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Ukrainian President Volodymyr Zelenskiy has agreed with the other members of the Trilateral Contact Group that oversees the negotiations to end fighting in the Donbas to adopt the so-called Steinmeier formula in an effort to bring the fighting in Ukraine’s eastern region to an end.
During the meeting of the contact group in the Belarusian capital Minsk, all the dialogue participants — Russia, the OSCE, the Ukrainian authorities and the self-proclaimed Donetsk People's Republic (DPR) and Luhansk People's Republic (LPR) — put their signatures on the document, according to Interfax.
In addition, the conditions for the separation of forces at two pilot sites in the Donbas were agreed in Minsk.
More details will be worked out at the upcoming Normandy Four meeting where Zelenskiy will face off against Russian President Vladimir Putin for the first time.
The deal means the occupied regions would hold elections and get a special self-governing status if those elections are deemed fair and free by international observers from the OSCE. Fighting would have to cease before the elections are held and Zelenskiy emphasised that Russian regular troops would have to withdraw from the region and Ukraine would have to take back full control of the borders before the elections could be held.
“There will be no elections ‘at the gunpoint’,” Zelenskiy said at a press conference on the same day. “If someone [militants] will be there, there will be no elections.”
The elections will be conducted by the Ukrainian Central Election Commission in accordance with Ukrainian law, Zelenskiy stressed, and Ukrainian observers, independent press and political organisations must be permitted to take part in the electoral process he added.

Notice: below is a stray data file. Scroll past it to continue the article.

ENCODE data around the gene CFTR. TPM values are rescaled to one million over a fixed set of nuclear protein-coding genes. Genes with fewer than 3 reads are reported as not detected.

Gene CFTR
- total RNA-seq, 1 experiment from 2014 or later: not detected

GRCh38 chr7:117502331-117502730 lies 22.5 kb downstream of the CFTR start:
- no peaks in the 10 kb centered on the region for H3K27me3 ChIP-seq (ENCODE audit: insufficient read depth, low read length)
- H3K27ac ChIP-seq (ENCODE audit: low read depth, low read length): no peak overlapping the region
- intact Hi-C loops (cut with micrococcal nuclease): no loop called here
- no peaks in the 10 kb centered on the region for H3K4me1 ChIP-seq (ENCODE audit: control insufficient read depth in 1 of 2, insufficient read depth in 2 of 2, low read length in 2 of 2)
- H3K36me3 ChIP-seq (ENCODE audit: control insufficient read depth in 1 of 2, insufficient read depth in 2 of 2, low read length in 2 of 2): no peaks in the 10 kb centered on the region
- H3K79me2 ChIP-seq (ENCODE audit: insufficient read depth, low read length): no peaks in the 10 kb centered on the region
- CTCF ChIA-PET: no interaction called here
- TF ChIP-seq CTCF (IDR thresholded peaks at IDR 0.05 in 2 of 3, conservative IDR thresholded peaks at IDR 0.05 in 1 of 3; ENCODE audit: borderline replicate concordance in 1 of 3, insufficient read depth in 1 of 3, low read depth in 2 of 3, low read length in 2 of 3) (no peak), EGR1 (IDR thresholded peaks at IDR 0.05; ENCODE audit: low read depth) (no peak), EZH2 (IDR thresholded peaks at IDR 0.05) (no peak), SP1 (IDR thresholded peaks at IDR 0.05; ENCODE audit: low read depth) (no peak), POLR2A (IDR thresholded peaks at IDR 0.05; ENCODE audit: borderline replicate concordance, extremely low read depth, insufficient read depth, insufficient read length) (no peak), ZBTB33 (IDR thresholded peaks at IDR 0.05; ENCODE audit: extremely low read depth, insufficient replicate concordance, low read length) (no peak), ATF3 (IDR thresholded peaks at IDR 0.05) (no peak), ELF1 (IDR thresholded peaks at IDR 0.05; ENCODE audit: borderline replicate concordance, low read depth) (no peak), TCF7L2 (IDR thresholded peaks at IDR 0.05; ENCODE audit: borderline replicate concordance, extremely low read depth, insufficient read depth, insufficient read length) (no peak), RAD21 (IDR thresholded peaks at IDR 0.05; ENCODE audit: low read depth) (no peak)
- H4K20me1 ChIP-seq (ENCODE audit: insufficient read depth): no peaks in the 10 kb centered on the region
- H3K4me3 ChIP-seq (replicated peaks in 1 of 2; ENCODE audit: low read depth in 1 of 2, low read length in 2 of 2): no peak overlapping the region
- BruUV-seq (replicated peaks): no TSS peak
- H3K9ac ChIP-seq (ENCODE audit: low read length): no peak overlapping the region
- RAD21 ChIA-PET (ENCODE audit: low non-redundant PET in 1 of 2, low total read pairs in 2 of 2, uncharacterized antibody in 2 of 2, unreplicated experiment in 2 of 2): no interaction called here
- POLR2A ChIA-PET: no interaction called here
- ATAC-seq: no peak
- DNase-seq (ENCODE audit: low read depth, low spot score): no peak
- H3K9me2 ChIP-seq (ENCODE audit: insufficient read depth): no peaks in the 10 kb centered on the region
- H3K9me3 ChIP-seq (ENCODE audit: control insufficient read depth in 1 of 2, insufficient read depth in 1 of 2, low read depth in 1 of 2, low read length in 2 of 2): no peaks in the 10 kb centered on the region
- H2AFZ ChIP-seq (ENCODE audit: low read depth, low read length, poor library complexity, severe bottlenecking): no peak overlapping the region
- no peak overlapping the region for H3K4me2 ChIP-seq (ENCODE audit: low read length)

If the elections are free and fair the region will be granted an autonomous status. Zelensky didn’t specify what kind of self-governance the regions will obtain.
While the Kremlin is not involved in the talks, it is standing behind the separatist fighters in Donbas, supplying them with material and has sent thousands of unmarked soldiers into the fight, who are officially there “on holiday” when spotted by observers.
The deal may be acceptable to the Kremlin as part of the reason it has destabilised the Donbas is it provides a guarantee that Ukraine cannot join Nato – a red line issue for Russia. Nato rules preclude any country from becoming a member if it has a live border dispute with another country at the time of application.
As part of any resolution to the fighting Russia is looking for a guarantee that Ukraine will not join Nato in the future and an autonomous status for Donbas would be an option as the region would get a de facto veto on any attempt to join Nato by Ukraine, but the region would almost certain remain under the influence of Moscow.
Steinmeier’s formula was revived recently after a July 12 meeting when Vadym Prystaiko, Ukraine’s former representative to the Minsk process and now Ukraine’s new minister of foreign affairs, attended a meeting of advisors of the heads of states of the Normandy Four. Russia is now insisting on this formula and on August 27 Russian Foreign Minister Sergei Lavrov declared that one of the conditions for the next Normandy Four meeting to go ahead would be to have a commitment to the Steinmeier formula in writing.